Elizabeth realizes that her opinion of Darcy has totally changed that if he proposes again, she will accepts. She feels that Darcy is “exactly the man, who, in disposition and talents, would most suit her” To Elizabeth, “she became jealous of his esteem, when she could no longer hope to be benefited by it . . . she wanted to hear of him, when there seemed the least chance of gaining intelligence.” Even if Darcy is still interested in her, the Lydia-Wickham affair serves as a reminder of Darcy’s original objection to marrying Elizabeth. And Elizabeth believes that he must consider the poor condition of her family and an example of the embarrassment that association with her family..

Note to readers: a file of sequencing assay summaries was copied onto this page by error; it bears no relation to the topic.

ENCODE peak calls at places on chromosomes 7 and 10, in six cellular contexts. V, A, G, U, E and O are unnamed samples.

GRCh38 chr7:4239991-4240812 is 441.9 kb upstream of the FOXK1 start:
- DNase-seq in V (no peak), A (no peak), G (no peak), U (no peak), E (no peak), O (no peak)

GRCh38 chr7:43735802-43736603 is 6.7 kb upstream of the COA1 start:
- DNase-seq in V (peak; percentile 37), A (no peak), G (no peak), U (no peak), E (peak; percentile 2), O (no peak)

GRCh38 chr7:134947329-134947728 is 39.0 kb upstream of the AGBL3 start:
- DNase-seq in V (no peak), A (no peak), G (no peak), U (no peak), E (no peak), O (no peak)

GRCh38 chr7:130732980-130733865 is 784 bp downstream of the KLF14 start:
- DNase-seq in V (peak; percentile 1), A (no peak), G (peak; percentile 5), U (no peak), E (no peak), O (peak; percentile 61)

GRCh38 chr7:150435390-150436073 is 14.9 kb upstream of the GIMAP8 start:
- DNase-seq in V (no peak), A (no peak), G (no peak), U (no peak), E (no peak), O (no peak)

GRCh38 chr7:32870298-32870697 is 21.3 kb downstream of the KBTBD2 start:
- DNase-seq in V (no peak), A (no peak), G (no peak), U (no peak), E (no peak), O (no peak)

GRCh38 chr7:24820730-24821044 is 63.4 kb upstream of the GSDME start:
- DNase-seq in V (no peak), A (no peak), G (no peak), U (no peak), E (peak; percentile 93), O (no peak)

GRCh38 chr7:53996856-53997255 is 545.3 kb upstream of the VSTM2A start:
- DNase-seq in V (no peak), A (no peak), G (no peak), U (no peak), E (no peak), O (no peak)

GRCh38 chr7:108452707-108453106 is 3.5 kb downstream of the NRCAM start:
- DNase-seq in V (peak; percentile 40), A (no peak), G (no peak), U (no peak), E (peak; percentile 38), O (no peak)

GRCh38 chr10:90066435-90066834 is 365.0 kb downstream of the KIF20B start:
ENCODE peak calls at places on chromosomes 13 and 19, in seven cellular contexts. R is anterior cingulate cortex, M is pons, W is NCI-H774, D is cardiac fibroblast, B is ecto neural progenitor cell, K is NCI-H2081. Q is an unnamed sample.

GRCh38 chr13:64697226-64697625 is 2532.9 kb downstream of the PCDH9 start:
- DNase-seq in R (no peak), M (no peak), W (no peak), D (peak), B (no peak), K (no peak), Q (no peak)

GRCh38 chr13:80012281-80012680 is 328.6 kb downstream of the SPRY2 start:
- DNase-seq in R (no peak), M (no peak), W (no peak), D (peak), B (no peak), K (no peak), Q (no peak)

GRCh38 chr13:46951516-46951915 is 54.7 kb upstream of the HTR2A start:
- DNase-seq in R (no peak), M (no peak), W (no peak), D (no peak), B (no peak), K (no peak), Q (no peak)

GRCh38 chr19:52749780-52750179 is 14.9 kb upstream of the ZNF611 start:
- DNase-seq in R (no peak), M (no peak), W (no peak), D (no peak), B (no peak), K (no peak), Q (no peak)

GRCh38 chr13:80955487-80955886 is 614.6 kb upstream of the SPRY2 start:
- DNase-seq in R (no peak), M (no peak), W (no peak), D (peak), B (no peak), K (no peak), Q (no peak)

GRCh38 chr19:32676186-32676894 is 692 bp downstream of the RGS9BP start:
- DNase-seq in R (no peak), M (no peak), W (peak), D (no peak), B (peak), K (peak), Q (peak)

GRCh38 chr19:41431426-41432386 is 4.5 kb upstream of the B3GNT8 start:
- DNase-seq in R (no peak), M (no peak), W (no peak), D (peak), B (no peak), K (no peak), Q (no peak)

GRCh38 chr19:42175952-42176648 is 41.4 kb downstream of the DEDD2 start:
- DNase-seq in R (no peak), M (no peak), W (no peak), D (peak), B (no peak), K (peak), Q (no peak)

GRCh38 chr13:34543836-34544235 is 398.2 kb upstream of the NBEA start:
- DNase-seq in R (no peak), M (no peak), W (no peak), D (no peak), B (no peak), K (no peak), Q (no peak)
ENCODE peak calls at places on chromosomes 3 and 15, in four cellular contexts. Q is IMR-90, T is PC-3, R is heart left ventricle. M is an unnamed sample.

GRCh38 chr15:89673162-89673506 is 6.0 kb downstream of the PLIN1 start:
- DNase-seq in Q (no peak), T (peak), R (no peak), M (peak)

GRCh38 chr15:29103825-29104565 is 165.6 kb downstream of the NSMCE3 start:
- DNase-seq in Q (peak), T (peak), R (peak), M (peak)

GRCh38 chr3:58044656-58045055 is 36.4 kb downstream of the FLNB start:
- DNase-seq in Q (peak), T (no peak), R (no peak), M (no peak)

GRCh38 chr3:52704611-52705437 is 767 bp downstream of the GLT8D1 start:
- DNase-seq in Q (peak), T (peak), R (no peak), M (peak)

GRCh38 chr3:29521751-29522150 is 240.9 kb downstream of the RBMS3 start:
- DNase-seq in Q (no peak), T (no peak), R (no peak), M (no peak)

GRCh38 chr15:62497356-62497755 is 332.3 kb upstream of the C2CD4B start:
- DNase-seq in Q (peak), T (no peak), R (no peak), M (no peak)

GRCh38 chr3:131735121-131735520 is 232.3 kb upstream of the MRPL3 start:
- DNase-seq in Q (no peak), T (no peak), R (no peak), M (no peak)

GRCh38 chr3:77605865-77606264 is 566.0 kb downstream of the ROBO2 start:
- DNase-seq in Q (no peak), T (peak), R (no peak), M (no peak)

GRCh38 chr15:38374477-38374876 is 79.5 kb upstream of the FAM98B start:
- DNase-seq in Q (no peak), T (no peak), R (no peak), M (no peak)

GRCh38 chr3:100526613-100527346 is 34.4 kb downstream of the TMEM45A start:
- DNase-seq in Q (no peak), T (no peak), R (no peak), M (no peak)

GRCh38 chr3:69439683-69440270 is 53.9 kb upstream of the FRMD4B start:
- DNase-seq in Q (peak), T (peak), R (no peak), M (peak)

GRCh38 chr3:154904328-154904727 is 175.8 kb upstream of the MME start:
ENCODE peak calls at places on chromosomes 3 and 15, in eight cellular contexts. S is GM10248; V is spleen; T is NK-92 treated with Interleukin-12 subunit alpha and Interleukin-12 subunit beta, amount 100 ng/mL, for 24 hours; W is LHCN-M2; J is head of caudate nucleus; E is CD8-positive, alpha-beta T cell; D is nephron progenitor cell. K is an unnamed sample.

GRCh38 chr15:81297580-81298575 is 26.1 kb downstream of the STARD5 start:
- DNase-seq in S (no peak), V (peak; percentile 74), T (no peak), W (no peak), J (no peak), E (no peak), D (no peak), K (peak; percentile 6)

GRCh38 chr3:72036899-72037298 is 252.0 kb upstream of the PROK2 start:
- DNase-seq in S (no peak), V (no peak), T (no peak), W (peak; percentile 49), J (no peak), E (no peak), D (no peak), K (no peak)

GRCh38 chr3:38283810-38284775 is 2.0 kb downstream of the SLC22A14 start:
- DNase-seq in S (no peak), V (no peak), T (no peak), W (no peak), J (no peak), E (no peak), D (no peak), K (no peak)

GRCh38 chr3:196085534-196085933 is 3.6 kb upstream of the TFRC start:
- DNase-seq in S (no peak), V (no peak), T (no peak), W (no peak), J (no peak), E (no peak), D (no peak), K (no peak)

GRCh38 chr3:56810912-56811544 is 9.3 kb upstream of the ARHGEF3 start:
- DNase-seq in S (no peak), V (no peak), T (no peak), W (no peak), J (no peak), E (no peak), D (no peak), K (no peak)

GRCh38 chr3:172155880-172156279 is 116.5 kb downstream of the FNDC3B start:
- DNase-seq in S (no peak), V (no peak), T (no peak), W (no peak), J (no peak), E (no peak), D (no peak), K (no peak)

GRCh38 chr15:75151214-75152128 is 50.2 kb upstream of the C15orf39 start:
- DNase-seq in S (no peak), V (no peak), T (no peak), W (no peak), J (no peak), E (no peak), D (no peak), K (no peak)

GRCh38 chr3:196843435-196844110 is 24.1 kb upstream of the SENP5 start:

While Elizabeth’s hope of Darcy’s still loving her slowly grows in these chapters, and Darcy’s feelings for her have never altered. Elizabeth’s instincts tell her: “Her heart did whisper, that he had done it for her.” The happy conclusion to Bingley’s courtship of Jane suggests that Darcy no longer cares about the Bennet sisters’ low social status. As evidence that Darcy has overcome this important obstacle at least to some, he does nothing to dissuade his friend from tying himself to a disreputable family. Previously, Darcy disrupted the romance between Bingley and Jane in order to protect his friend’s social status. However now, he allows their love to triumph over their class difference, without considering Lydia’s elopement scandal, which he could easily have used as an excuse to distance himself and his friends from the Bennets.